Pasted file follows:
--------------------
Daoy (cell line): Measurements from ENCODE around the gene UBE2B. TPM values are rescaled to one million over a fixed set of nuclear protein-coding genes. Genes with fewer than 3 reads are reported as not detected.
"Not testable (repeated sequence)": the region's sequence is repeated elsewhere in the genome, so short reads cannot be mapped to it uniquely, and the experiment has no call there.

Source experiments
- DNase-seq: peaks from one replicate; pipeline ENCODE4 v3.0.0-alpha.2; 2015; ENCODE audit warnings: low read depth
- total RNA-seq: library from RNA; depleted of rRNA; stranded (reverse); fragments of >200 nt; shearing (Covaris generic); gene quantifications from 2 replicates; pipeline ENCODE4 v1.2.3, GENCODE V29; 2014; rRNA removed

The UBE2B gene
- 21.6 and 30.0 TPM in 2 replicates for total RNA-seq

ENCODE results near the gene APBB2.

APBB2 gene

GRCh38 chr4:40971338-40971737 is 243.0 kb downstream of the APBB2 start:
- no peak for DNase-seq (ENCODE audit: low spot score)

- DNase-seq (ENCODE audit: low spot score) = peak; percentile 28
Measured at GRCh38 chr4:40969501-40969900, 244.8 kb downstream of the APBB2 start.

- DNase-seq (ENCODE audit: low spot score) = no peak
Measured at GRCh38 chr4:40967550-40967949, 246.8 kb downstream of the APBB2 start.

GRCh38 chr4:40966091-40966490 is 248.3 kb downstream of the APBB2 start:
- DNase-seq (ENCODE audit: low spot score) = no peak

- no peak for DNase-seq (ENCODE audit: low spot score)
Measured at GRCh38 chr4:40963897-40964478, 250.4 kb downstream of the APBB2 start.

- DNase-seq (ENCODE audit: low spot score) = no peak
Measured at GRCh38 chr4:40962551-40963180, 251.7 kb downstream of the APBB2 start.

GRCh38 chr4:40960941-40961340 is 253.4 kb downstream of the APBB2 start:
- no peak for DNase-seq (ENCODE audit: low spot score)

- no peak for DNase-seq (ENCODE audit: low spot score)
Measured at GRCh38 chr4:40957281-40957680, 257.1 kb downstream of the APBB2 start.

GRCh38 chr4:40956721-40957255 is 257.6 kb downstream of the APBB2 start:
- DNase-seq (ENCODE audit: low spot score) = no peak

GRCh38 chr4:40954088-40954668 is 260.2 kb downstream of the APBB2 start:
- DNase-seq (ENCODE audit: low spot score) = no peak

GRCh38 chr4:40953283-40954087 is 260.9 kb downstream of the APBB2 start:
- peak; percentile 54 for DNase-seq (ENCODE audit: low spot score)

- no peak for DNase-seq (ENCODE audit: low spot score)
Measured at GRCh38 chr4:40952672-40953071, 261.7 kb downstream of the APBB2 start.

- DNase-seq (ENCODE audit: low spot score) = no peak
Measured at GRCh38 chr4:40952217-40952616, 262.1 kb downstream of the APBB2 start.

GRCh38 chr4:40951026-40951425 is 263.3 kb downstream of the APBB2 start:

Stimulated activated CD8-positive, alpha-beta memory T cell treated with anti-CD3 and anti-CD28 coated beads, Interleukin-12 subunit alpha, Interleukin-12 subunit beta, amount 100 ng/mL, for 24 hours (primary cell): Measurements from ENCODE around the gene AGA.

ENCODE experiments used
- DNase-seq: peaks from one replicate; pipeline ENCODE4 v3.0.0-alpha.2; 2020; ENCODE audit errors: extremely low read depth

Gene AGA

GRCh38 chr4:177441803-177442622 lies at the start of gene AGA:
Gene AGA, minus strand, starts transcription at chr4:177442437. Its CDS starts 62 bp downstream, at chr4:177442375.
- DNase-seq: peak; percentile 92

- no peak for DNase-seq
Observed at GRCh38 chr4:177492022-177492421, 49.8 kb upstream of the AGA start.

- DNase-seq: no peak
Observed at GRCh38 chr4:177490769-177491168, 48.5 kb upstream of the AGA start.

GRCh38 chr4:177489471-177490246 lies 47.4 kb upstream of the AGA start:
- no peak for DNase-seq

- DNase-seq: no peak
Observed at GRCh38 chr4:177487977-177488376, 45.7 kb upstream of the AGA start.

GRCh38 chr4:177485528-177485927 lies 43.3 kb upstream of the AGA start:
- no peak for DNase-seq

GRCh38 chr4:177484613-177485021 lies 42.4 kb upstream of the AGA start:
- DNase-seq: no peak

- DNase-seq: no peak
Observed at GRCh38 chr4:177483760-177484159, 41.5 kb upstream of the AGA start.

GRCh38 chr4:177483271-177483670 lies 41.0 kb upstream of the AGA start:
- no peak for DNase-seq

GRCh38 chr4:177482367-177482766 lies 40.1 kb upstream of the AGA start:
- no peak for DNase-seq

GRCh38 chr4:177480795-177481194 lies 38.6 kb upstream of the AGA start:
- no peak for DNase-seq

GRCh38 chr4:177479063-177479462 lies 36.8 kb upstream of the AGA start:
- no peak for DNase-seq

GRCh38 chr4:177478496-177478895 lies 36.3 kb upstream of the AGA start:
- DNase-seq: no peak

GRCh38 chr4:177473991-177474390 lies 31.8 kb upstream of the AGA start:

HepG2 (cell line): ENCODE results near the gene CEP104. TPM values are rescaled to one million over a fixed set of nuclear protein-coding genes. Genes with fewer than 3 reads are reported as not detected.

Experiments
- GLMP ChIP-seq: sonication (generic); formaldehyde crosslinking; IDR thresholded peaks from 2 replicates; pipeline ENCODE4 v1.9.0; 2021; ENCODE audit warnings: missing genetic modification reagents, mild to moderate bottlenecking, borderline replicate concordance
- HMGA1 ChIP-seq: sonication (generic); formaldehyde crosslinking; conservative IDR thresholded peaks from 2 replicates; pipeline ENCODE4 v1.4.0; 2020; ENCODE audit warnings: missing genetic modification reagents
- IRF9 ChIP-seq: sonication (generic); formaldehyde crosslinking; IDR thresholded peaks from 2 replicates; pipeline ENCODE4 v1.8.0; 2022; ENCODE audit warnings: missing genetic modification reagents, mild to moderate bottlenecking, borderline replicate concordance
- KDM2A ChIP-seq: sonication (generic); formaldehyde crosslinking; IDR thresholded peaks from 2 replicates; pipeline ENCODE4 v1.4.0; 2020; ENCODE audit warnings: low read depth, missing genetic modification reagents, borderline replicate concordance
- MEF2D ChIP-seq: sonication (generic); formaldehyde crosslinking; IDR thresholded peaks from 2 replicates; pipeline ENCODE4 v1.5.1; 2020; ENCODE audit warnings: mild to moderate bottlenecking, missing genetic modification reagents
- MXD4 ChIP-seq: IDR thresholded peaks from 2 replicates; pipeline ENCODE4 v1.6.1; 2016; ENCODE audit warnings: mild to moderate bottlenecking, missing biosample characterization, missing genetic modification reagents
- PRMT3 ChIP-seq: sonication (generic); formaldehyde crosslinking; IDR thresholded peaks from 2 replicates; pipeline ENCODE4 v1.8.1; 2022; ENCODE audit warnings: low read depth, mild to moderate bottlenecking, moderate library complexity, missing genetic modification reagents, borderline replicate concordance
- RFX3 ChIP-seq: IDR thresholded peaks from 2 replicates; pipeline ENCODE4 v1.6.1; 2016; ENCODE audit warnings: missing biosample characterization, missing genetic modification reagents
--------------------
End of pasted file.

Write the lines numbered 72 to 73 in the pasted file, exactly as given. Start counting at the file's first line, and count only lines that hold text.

- HMGA1 ChIP-seq: sonication (generic); formaldehyde crosslinking; conservative IDR thresholded peaks from 2 replicates; pipeline ENCODE4 v1.4.0; 2020; ENCODE audit warnings: missing genetic modification reagents
- IRF9 ChIP-seq: sonication (generic); formaldehyde crosslinking; IDR thresholded peaks from 2 replicates; pipeline ENCODE4 v1.8.0; 2022; ENCODE audit warnings: missing genetic modification reagents, mild to moderate bottlenecking, borderline replicate concordance